Now its true many many people has issues with MrM's editing style/strategy. But such issues are best addressed by adding a "How to tag/untag an article" section to the Etiquette guide. Eloquence has "threatened" to make such policy changes in the past, but has never done so. So I don't really think wider editing style issues need to be addressed here. Nyarlathotep 13:29, 22 April 2006 (UTC)

Strongly Ditto what Ed said above; Neutralizer 15:00, 22 April 2006 (UTC)
What is the 1RR? Bawolff ☺☻Smile.png 23:22, 22 April 2006 (UTC)
With all due deference to Nyarlathotep's post above, I would agree that Wikinews would descend into a free-for-all if simple opinion and editorial content is passed as news stories. On the other hand, if holding to the policy of neutral-point-of-view is used as an excuse to suppress news, then something ventured (in the form of a news story) is nothing gained. News has value without a 100% NPOV. Wikipedia, on the other hand, has less value without a neutral-point-of-view.
There should be a NPOV distinction between Wikipedia and Wikinews, based on the circumstantial differences between the two different environments. This is the mistake of MrM's policy mongering... Wikinews is not an encylclopedia. -Edbrown05 07:38, 23 April 2006 (UTC)
News reports are the first efforts to understand history, and are excused from getting it right if, like war, the truth is the first casualty. -Edbrown05 07:41, 23 April 2006 (UTC)
Ed, there's a reason why WN:NPOV is a policy here. Too many news sources as it is does exactly what you say. Wikinews is not traditional news; NPOV is the wiki's utmost responsibility. New news comes second. The wiki must have neutral news coming first. --MrMiscellanious (talk) – 18:07, 23 April 2006 (UTC)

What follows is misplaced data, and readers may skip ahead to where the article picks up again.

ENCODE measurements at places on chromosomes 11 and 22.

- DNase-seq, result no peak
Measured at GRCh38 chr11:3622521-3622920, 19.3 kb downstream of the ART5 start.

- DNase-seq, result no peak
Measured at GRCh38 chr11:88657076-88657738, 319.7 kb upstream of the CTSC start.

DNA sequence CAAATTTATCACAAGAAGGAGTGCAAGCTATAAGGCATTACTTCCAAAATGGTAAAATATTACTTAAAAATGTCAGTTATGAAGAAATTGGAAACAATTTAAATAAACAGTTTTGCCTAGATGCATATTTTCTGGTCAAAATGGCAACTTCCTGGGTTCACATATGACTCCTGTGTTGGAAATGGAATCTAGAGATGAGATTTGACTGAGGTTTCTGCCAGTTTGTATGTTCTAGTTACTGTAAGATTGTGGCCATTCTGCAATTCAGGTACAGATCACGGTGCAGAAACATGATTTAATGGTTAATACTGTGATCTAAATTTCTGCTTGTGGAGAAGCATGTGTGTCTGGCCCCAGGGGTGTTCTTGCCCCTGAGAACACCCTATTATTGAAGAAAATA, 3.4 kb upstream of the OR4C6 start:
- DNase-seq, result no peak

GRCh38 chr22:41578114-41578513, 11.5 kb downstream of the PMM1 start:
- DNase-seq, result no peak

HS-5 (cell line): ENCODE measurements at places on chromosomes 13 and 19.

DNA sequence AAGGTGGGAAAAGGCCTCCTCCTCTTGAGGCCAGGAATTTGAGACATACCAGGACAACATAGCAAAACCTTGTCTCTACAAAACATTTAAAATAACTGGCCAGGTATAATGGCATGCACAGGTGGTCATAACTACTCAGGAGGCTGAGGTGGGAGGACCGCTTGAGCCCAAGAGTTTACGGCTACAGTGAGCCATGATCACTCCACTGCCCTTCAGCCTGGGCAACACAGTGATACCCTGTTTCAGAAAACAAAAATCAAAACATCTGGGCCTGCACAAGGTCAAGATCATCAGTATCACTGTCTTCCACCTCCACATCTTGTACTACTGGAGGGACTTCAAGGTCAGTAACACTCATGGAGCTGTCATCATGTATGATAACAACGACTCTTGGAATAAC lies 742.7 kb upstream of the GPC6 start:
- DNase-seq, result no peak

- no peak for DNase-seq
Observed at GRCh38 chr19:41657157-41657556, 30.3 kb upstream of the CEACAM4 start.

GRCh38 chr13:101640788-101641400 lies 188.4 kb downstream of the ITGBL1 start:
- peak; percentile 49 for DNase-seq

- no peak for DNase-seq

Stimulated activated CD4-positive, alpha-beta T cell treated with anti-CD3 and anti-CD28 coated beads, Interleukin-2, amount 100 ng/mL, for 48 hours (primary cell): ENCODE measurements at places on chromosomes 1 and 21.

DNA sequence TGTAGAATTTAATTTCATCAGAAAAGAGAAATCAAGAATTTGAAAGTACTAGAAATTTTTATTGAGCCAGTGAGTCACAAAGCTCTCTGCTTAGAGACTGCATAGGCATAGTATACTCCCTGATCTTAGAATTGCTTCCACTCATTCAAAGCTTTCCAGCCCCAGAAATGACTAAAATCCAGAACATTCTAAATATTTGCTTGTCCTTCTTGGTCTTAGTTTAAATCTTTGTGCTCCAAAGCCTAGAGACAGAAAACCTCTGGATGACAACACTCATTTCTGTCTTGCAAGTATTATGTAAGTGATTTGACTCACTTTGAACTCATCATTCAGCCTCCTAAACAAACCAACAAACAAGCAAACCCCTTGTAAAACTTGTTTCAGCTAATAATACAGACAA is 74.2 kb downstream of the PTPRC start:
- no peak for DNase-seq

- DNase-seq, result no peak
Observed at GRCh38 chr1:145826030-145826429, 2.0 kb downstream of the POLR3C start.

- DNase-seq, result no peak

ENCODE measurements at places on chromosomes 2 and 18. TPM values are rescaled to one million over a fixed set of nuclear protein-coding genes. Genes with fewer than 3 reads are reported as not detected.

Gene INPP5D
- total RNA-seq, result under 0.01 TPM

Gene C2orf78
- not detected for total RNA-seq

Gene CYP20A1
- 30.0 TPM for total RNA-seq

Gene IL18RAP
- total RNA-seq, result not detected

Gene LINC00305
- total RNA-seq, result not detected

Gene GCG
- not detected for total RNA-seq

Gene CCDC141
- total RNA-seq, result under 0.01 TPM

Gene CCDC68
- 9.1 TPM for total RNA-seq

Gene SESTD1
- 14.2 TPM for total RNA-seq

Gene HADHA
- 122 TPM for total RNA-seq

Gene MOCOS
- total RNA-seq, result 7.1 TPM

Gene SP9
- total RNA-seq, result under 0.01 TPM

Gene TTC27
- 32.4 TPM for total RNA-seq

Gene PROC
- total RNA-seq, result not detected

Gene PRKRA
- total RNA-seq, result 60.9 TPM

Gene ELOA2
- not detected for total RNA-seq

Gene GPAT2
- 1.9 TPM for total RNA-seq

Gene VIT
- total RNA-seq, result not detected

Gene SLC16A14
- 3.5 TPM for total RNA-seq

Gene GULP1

BTW, Its "impossible" to eliminate all blocks for admin actions. For example, its completely standard across foundation projects to block admins for 3RR violations with admin powers. Likewise, you can't really eliminate blocking for "disruption" using admin powers either. So its maybe best to tone down the line about "bad blocks" to simply say "blocks for missuse of admin powers must be supported by the sites wider blocking policy", i.e. 3RR, disruption, etc. Nyarlathotep 12:45, 24 April 2006 (UTC)

What is "New news"? -Edbrown05 07:50, 13 May 2006 (UTC)
Wouldn't you want to know what the "new news" is first, and wonder about the neutrality of it secondly? -Edbrown05 10:28, 13 May 2006 (UTC)
If true, that means your little equation MrMiscellanious is wrong.... news comes first. -Edbrown05 10:47, 13 May 2006 (UTC)


Bawolff, 1RR for admin powers might mean something like this:

Admins should not revert admin actions, (un)blocking & page (un)protection, twice within one day. If they do revert twice, they must recuse themselves from using admin powers for the next 24 hours.

Or some such thing. Its maybe the the simplest & most effective way to prevent wheel wars. Nyarlathotep 12:45, 24 April 2006 (UTC)

Thats proabbly a good idea, But I don't believe its policy anywhere. Bawolff ☺☻Smile.png 22:31, 24 April 2006 (UTC)

Definition of dispute[edit]

What do you define as a user with whom an admin is in dispute? - Cartman02au (Talk)(AU Portal) 08:25, 14 May 2006 (UTC)

Well, a fight only becomes a fight after the second punch, so after the second revert perhaps? That is: Admin A edits, User B reverts, Admin A reverts the revert (or vice versa)? Admittedly, this doesn't address ongoing disputes, and exceptions would need to be made for overt vandalism. Aloha, KeithH (talk) 05:40, 15 May 2006 (UTC)